The last few weeks have been particularly eventful, but also kind of exciting. At college, production has started on all my projects for the term – photography for a food magazine, a cross-cultural branding project, a Flash website and a two-minute movie about Kyle Cooper, who designed the opening credits for David Fincher’s incredible film Se7en – one of my all time favourites. I’ve been scratching old negatives with a scalpel and watching bug documentaries to composite a dark and scratchy short film.
I also started a new job with the design team of a company that owns several bars and pubs in Sydney. They’re located in the Rocks, which might just be my favourite part of the city. It’s much easier to sit waiting for a train when you have a wonderful view of the Harbour to look at – I’ll never get sick of seeing The Bridge. The work has been quite varied and interesting, and I’ve seen some of my posters in print. A couple of ads I designed have been in MX over the last two weeks, and found a flyer I designed sitting on our table at a bar. It is kind of surreal to see your work around the place, to say the least. As it turns out, the company owns the Australian Heritage Hotel, where I had that great kangaroo pizza, and we sat at the same table outside a few weeks later when I had my interview!
I have been to a few of the venues now, for research purposes… kinda! On Thursday we went to Fringe Bar in Paddington for Pizza night – $10 All You Can Eat Pizza and $8 cocktails. The pizzas were impressively delicious – I make a good pizza, but these were even better. The ingredients were fresh and flavoursome, even though the toppings were simple. I also highly recommend the Lynchberg Lemonade, with a tasty kick of Bourbon and Cointreau. On Friday night, after work drinks got fancy when we went to The Loft on King St Wharf. About the cocktail list, I can only say wow. The offerings were amazingly original and I was absolutely spoiled for choice. The tapas are also delicious – we shared the Middle Eastern platter and everything disappeared quickly. Cargo Bar is a short walk down the Wharf from TheLoft. As part of the September New York Taxi Club promotion, we caught some of Little Italy night, which was a lot of fun. And believe it or not, there are still more than a handful of venues still to check out, and two more opening up later this year!
In the last couple of weeks I’ve also seen one of my favourite Aussie bands, Gyroscope play live, and met a great group of new people. I’ve been planning things to do and places to eat in Melbourne, because the trip is only a few weeks away. My friends and I also had a lovely lunchtime picnic at college the other day. I think we should definitely do that more often. We had a delicious King Island Dairy Camembert with poppy seed crackers, and I made these buckwheat shortcakes from Alice Medrich’s Pure Dessert. I served them with some tiny, sweet strawberries and lightly whipped cream. The buckwheat was subtle, but flavourful enough to add an element of interest and difference. They come together quickly and easily – no need to bring out the mixer – and would make a perfect impromptu spring afternoon tea.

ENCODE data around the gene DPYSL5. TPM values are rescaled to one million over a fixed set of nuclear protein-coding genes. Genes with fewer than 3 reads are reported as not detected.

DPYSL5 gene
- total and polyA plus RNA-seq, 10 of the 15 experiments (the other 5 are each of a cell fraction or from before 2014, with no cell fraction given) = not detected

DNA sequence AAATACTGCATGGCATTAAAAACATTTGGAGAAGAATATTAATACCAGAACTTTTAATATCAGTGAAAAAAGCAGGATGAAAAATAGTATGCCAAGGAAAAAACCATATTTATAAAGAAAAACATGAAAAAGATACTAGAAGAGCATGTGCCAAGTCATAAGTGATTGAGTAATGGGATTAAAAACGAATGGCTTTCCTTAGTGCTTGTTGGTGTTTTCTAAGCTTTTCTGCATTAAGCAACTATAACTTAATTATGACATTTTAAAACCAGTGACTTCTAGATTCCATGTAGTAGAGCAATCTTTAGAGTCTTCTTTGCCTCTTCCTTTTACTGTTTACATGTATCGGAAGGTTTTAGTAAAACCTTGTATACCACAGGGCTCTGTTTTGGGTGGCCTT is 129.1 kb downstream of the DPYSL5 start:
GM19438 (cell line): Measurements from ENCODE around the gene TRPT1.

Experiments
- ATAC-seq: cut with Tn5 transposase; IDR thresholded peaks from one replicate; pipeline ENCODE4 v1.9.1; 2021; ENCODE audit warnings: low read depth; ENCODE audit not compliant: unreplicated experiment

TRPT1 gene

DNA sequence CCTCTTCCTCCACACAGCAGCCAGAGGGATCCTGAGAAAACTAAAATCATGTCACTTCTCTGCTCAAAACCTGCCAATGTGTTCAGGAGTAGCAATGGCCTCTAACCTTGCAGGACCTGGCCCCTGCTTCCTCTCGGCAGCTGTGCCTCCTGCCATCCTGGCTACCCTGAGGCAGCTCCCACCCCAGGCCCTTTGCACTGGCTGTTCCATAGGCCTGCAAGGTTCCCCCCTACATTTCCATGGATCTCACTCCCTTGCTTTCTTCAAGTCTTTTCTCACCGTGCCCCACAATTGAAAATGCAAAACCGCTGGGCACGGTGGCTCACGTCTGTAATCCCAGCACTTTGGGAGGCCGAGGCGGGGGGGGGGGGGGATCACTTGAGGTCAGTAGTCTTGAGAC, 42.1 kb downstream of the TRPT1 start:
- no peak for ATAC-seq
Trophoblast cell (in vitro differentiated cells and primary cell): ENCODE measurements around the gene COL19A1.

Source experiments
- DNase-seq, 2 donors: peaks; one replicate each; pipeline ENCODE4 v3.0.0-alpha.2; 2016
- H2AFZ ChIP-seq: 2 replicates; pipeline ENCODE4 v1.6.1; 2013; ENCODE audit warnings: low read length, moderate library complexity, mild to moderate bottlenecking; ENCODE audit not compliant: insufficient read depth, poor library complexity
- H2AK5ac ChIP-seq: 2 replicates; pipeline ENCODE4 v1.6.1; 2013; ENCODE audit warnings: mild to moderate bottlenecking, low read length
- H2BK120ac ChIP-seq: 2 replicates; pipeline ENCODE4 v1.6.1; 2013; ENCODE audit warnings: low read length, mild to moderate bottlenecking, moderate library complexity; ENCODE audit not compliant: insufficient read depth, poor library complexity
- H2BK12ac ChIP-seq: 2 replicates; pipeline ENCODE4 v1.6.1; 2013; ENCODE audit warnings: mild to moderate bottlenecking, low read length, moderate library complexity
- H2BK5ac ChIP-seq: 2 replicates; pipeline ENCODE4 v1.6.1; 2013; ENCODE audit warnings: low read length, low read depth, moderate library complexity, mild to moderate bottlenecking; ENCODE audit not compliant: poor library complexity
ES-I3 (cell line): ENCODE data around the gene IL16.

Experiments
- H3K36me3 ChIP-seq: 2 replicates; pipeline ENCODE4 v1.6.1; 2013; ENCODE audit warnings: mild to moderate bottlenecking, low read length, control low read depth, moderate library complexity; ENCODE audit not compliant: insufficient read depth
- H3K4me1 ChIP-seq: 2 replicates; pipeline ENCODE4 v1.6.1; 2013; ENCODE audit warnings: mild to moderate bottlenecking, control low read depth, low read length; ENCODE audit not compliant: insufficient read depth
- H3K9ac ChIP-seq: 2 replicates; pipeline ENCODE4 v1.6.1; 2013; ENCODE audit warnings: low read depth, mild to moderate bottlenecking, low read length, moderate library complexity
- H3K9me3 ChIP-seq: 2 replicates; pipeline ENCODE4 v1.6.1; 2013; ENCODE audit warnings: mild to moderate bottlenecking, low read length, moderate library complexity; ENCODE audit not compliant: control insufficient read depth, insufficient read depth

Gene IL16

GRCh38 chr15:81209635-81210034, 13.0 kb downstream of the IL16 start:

Buckwheat Strawberry Shortcakes
Adapted from Pure Dessert by Alice Medrich
• 1 cup + 2 tablespoons plain flour
• ¼ cup + 2 tablespoons buckwheat flour
• ¼ cup sugar, plus extra for sprinkling
• 1 ¾ teaspoons baking powder, sifted
• ¼ teaspoon salt
• 1 cup heavy cream, plus extra for brushing
• 1 ¼ cups heavy cream
• Strawberries, rinsed and patted dry, hulled
1. Position a rack in the center of the oven and preheat to 220°C (425°F). Line a baking tray with two sheets of non-stick baking paper.
2. In a large bowl, whisk together the flours, sugar, baking powder and salt. Make a well in the center and pour the cream into it.
3. Using a rubber spatula, push the dry ingredients from the sides of the bowl into the well, cutting and turning the mixture until the dry ingredients are moistened and the dough looks rough and shaggy.
4. Gather the dough into a ball and knead it gently against the sides of the bowl, pressing loose pieces into the dough until it just holds together, but is not smooth.
5. Turn out onto a lightly floured board and pat it down into a 15cm square, about 2cm thick. Trim the edges using a sharp knife. Cut the dough into 9 squares. Place them at least 3cm apart on the baking sheet. Brush the tops with some cream and sprinkle lightly with sugar.
6. Bake shortcakes until the tops are golden brown, about 12-15 minutes. Cool on a rack.
7. Meanwhile, whip the cream, sweetening it lightly to taste as it begins to thicken. Continue beating until it holds a soft shape. The cream can be covered and refrigerated for a few hours.
8. Slice the berries and sweeten them lightly to taste with 1-2 tablespoons of sugar if desired. The berries can be covered and refrigerated for 1 hour.
9. To assemble the shortcakes, slice each cake horizontally in half. Place the bottom halves onto serving plates. Top each with a scoop of strawberries and a dollop of whipped cream. Cover with the tops of the cakes